As critic John Leland once wrote, perhaps MTV offered the first type of TV programming that hadn't been adapted from radio, the stage, or the movies-though playing a series of songs every hour was a format straight out of the radio playbook. Yet, within months, MTV was rescuing a moribund recording industry, even while rearranging the elements that had traditionally led to pop stardom. In the new universe of visual sensation, such rock acts as Duran Duran and Madonna flourished-as did others who were photogenic or produced flashy themes that could be illustrated easily. Meanwhile, critics charged that MTV both regularly shortchanged black artists and often displayed videos notorious for their violence and misogyny.
By 1983, MTV was already influencing movie-making: Much of the popular Flashdance was little more than a dance video at greater length. Still, even though MTV had an immediate effect on both rock and movies, its influence on television programming was subtler. Those initially drawn to its style were advertisers-no surprise, perhaps, since MTV was a network devoted solely to running a form of 24-hour-a-day commercials. Washington Post critic Tom Shales was not alone in noticing how, as a purely commercial network, the MTV zeitgeist celebrated "conspicuous consumption nonstop." "Words and phrases like 'commercialize,' 'selling out' and 'the establishment' seem irrelevant in the context of an MTV culture," he wrote in 1985.
The videos' use of rock music, quick cuts, hand-held cameras, art-film techniques, and outrageous visuals also appealed to advertisers. By harnessing the rock culture visually, these techniques gave products a youthful patina and sensibility-equally sought-after attributes in a culture that worships adolescence. If advertising could become indistinguishable from programming (as it often did on MTV), it could also help eliminate the new problem of "zapping"-viewer manipulation of remote-control devices which allowed those viewers to switch away from commercials and over to other networks.
The style of MTV also elevated feeling and sensation over thought-one reason why rock critic Greil Marcus would label the process "semiotic pomography." "The art of montage has changed both the way we look at things and the way we hear things," MTV host Kurt Loder once told a reporter. "You can deliver pure sensation and dispense with narrative." In that world of "pure sensation," advertisers wield more-than-average persuasive power, since if consumers actually think about whether they need another product, the game is lost. It recalls what Pittman once told a writer about his channel. "The strongest appeal you make is emotional," he said. "MTV fits in with all of this because music deals with mood, not continuity or plot."
By 1984, political observers were already noting how commercials for Ronald Reagan's reelection were "short on story and substantive message and long on quick bursts of sight and sound stimulation." "They don't call on the viewers to think deeply, just to rock along with their images," wrote Ferrel Guillory. That sensibility, political scientist Benjamin Barber would later argue, is "not good for the kind of deliberative consensus-building and the arbitration of differences that democracy is about." To which a popular video of the time might reply, "Beat It."
In commercial television, ads are often the tail that wags the programming dog, if only so those ads won't clash with the shows. So the MTV style came to network television too, whether the masses liked it or not. In the same autumn that those Reagan ads appeared, a new show premiered on NBC: Miami Vice. Described as "MTV Cops" before the show actually had a name, Miami Vice took the traditional police show and fumed it into a kind of weekly hour-long rock video replete with musical sound track, jagged narrative, emphasis on stylized violence, and sharp visuals. "No earth tones," said creator Michael Mann, when asked what made his show distinctive. Leads Don Johnson and Phillip Michael Thomas even exchanged the old police uniform for expensive Italian designer outfits: unstructured jackets worn over T-shirts and pleated pants. "(W)here did they get the clothes-and the boat and the Ferrari-on cop pay?" asked the literal critic John Leonard. Within months the style was being imitated on everything from other cop shows like Hollywood Beat to a new CBS news show, West 57th, which tried to merge the sensibilities of 60 Minutes and Miami Vice in a hip news show for younger viewers that one network wag labeled "yup to the minute."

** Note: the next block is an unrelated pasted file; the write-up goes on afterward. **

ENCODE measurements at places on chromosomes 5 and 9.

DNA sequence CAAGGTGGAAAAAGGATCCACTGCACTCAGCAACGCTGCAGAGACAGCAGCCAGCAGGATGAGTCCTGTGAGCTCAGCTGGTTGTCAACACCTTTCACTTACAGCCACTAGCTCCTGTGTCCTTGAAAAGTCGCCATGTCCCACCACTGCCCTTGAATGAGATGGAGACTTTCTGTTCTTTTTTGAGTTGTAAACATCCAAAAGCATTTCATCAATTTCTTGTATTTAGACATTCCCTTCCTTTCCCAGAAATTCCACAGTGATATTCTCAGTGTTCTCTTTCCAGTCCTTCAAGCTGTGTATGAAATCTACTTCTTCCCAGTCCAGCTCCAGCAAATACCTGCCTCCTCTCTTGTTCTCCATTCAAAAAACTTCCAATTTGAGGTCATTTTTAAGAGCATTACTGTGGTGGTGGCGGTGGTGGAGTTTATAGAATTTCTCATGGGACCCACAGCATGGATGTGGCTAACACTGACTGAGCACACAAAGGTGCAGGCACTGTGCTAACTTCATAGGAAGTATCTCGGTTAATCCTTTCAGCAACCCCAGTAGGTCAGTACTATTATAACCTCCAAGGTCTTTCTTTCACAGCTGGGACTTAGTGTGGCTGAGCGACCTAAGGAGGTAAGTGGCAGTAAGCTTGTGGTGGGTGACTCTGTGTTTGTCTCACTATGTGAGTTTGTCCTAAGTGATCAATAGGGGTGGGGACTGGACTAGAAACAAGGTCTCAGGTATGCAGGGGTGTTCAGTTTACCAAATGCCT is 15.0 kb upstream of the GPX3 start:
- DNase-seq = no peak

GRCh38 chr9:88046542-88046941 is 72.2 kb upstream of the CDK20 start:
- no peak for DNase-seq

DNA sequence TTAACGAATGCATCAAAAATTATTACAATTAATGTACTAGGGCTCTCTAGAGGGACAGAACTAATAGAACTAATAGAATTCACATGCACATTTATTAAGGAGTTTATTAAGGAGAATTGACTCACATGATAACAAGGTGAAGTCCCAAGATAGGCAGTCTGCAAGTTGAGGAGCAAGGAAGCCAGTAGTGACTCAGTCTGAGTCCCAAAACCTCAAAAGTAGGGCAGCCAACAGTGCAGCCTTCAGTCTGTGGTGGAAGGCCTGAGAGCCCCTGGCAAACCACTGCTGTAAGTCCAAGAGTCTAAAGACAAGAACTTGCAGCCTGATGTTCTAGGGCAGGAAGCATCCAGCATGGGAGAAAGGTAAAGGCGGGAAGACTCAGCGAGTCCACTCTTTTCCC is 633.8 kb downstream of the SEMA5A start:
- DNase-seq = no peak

As ads had followed MTV in becoming more experimental, visually appealing, and accelerated, so too did TV programming. Shows like Moonlighting tried out (and wore out) rapid-fire dialogue impossible to catch on a first viewing, and also shot several segments in black and white. From Peewee's Playhouse, a kids' show that used special effects, to Late Night With David Letterman and its camera tricks, television now seemed infused with the MTV sensibility. Longer shows with one continuous plot seemed to lose popularity too, in favor of dramas like L.A. Law-which stayed with one plot for only a few minutes before switching to another. (Compare L.A. Law to its predecessor, the detail-oriented Perry Mason.) Even a show like thirtysomething exhibited the trend to diminution of plot (try to describe in more than one sentence what happened on any single episode), relying instead on flashbacks and character development to create a feeling.
By increasing the viewer's craving for visual stimulation, MTV was also part of a process which helped create tabloid television. Hard Copy and Inside Edition-with their emphases on emotion, celebrities, and blood-and-guts reporting-were the logical culmination of an MTV-inspired approach to news. MTV also helped blur the line between programming and advertising, which led eventually to the popularity of the Home Shopping Network and "infomercials," if not to a much stronger ethic of consumption across the nation.